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Get it by Thu, 26 Apr - Wed, 2 May from Ringwood, VIC
In the early 1970s, two titans of Australian and American politics, Prime Minister Gough Whitlam and President Richard Nixon, clashed over the end of the Vietnam war and the shape of a new Asia. A relationship that had endured the heights of the Cold War veered dangerously off course and seemed headed for destruction. Never before-or since-has the alliance sunk to such depths. Drawing on sensational new evidence from once top-secret American and Australian records, this book portrays the bitter clash between these two leaders and their competing visions of the world. As the Nixon White House went increasingly on the defensive in early 1973, reeling from the lethal drip of the Watergate revelations, the first Labor prime minister in twenty-three years looked to redefine ANZUS and Australia's global stance. It was a heady brew, and t one the Americans were used to. The result was a fractured alliance, and an American president enraged, seemingly hell bent on tearing apart the fabric of a treaty that had become the first principle of Australian foreign policy.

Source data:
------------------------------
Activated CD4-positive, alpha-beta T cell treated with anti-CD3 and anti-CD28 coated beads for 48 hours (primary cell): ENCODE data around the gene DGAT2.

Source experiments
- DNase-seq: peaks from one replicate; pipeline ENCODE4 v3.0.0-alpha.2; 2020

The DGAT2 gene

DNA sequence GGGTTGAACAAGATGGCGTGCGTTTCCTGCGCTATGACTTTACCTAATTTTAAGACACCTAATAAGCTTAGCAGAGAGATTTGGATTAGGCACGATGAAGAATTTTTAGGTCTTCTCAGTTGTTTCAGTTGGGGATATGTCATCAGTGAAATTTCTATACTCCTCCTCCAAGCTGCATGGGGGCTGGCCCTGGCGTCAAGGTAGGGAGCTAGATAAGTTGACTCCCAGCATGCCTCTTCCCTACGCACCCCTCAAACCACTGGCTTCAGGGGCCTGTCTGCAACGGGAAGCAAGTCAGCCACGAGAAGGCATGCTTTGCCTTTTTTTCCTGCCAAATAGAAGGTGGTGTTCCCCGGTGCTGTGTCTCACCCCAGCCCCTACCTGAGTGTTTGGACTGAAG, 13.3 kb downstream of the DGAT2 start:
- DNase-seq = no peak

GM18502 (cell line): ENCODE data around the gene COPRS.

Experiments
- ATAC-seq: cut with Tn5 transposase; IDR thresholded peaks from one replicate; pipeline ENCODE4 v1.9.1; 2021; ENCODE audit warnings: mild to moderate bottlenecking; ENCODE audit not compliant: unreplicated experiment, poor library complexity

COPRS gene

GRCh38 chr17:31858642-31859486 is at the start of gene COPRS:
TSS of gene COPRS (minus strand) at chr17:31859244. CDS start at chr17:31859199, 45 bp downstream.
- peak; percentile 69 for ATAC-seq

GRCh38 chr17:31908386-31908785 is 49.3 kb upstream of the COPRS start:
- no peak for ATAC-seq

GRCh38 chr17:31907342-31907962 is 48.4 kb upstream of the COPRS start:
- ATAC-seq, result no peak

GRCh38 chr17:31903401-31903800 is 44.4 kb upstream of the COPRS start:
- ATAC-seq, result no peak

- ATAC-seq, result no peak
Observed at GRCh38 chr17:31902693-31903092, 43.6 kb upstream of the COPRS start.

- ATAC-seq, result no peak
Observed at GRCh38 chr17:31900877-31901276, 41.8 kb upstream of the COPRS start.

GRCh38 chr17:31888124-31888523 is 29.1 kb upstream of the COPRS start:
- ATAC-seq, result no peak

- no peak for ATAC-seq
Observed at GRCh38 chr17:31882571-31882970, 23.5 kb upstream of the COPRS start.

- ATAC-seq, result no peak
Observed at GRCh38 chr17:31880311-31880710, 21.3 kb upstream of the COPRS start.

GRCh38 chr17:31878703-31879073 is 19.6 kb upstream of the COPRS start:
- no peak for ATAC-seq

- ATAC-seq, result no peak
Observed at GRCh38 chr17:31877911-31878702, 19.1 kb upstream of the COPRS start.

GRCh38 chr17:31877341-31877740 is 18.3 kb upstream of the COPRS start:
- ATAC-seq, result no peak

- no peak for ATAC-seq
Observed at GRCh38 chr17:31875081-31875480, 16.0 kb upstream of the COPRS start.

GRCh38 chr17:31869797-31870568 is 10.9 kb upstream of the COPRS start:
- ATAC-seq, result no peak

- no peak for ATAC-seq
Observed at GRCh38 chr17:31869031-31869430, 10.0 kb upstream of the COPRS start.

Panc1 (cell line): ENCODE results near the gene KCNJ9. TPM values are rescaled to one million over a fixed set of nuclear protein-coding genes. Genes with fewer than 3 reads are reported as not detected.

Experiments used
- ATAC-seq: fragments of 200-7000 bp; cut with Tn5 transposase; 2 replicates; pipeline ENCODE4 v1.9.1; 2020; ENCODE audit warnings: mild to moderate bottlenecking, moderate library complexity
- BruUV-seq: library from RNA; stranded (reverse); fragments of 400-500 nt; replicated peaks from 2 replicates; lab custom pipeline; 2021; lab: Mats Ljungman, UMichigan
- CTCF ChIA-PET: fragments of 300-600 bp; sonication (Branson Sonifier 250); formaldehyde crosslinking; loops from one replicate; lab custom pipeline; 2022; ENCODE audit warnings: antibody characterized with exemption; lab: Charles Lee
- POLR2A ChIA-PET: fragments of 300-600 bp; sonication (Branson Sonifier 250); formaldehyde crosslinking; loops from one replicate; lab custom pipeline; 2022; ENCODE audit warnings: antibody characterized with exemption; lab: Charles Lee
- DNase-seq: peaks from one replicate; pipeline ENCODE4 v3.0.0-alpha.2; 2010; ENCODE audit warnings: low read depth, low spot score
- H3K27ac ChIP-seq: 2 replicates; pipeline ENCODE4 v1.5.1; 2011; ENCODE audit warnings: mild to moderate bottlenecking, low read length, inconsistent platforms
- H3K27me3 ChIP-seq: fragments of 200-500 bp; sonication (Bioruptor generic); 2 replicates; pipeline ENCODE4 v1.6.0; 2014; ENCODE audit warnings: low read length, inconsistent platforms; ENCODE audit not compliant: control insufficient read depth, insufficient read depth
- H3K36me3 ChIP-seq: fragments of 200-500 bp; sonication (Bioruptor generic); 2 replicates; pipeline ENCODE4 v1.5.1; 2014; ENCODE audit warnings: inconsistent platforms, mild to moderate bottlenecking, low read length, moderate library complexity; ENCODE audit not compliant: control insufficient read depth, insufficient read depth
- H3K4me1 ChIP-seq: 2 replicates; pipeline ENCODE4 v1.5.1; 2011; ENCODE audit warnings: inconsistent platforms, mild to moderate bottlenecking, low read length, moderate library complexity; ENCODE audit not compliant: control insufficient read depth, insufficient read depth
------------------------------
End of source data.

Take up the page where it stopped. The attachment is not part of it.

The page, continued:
James Curran teaches history at Sydney University and is a Research Associate at the US Studies Centre. He is the author of Curtin's Empire, The Power of Speech- Australian Prime Ministers Defining the National Image-shortlisted for the Victorian Premier's Literary Awards and the NSW Premier's History Prize-and, with Stuart Ward, The Unknown Nation- Australia After Empire, shortlisted for the Prime Minister's Australian History Prize. He is a Fulbright Scholar and in 2013 was the Chair of Australian History at University College Dublin.